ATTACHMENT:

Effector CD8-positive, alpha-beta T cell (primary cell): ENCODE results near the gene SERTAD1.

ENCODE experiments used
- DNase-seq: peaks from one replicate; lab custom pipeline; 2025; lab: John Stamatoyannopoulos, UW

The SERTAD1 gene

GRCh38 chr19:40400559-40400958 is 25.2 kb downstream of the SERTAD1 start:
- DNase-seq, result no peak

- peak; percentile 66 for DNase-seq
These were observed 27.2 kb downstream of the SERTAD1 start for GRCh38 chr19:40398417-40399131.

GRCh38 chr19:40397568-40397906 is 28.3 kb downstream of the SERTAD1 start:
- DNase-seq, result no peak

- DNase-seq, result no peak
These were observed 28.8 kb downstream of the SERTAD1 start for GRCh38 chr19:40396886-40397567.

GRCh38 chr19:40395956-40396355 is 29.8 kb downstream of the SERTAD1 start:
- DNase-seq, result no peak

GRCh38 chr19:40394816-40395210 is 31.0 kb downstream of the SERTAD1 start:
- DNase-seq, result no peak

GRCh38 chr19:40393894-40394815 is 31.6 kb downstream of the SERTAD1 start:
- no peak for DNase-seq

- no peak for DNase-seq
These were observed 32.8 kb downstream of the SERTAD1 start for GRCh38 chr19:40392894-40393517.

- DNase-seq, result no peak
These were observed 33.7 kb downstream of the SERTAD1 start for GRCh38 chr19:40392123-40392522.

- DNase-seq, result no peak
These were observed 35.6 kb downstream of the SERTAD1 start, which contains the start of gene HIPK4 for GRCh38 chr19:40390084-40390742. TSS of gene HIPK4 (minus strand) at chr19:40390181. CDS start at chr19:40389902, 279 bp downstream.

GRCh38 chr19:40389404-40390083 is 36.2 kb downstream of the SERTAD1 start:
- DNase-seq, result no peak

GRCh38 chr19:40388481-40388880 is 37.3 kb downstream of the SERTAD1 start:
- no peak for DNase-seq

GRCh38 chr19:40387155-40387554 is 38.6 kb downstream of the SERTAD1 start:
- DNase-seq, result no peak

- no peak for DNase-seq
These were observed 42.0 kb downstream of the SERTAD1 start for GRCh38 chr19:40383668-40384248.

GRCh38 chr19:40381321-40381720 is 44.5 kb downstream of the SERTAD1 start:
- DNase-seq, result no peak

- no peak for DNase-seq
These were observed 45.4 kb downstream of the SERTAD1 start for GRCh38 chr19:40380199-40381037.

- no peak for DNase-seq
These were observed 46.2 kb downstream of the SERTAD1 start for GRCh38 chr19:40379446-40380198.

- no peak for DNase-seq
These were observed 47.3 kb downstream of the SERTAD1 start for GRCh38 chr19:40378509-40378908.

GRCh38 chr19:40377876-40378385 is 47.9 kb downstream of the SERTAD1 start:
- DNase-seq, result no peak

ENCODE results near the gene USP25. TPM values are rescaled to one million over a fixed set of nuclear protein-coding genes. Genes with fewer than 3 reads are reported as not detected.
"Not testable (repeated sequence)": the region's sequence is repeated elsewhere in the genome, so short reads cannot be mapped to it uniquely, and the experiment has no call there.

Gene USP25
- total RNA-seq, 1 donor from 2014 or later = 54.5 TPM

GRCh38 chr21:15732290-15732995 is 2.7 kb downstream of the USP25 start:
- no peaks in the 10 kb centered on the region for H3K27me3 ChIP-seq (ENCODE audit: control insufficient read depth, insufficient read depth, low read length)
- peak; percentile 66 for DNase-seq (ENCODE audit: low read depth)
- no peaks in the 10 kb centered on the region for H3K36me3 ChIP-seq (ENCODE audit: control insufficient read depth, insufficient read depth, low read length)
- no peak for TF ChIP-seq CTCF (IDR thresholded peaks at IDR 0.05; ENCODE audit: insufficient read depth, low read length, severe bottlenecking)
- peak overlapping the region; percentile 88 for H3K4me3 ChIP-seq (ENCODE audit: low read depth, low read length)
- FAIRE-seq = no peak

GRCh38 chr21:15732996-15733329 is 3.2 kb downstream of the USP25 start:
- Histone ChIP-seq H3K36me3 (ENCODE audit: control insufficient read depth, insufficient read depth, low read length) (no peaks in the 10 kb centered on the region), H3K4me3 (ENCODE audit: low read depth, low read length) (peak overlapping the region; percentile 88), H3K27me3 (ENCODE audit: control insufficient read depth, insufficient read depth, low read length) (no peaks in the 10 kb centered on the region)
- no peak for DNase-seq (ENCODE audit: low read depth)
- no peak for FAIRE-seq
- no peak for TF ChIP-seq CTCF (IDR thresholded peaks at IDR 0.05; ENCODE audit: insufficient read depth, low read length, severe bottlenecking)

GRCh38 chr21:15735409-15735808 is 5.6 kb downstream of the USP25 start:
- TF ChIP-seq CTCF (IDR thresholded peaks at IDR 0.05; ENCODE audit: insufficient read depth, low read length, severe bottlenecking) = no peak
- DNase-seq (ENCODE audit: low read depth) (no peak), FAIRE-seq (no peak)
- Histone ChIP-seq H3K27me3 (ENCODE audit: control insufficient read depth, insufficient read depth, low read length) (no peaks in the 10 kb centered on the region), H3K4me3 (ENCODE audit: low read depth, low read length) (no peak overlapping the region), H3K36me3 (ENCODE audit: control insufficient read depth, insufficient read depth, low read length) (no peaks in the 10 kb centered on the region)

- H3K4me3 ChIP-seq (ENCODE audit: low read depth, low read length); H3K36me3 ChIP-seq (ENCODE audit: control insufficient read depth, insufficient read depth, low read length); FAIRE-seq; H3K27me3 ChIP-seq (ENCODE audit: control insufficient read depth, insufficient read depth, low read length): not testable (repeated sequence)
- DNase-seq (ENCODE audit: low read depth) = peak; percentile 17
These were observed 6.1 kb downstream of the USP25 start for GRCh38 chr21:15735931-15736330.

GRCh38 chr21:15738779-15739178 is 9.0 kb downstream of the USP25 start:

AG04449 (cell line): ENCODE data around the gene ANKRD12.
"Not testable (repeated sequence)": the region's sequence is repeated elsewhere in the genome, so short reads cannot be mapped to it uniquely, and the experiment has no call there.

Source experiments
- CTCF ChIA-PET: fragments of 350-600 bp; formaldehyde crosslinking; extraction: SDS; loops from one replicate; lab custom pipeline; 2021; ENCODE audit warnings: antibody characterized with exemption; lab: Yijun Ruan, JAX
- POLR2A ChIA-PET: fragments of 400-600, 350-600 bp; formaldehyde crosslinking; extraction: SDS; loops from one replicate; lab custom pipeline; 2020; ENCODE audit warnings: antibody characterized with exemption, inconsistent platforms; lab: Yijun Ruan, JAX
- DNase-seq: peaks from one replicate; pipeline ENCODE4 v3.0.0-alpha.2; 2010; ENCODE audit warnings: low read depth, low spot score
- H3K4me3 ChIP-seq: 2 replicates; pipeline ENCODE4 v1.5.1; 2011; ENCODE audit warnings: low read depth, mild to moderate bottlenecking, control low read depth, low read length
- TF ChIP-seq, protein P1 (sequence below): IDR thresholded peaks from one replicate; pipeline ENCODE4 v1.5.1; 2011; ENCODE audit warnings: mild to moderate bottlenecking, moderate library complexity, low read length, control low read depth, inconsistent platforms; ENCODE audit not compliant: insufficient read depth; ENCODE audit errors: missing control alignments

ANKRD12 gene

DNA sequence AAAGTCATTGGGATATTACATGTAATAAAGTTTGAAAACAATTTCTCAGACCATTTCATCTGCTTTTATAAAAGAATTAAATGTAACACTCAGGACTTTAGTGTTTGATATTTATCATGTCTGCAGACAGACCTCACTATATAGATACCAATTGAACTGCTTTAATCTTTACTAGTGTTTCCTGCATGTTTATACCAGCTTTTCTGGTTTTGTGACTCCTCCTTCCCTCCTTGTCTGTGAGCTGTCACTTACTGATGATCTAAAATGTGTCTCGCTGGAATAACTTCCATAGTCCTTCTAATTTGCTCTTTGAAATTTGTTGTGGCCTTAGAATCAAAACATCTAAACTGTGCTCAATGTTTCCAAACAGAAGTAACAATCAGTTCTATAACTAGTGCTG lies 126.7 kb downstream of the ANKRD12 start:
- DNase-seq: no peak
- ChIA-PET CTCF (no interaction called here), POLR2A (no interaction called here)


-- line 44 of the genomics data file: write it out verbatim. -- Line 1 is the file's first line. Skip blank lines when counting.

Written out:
"Not testable (repeated sequence)": the region's sequence is repeated elsewhere in the genome, so short reads cannot be mapped to it uniquely, and the experiment has no call there.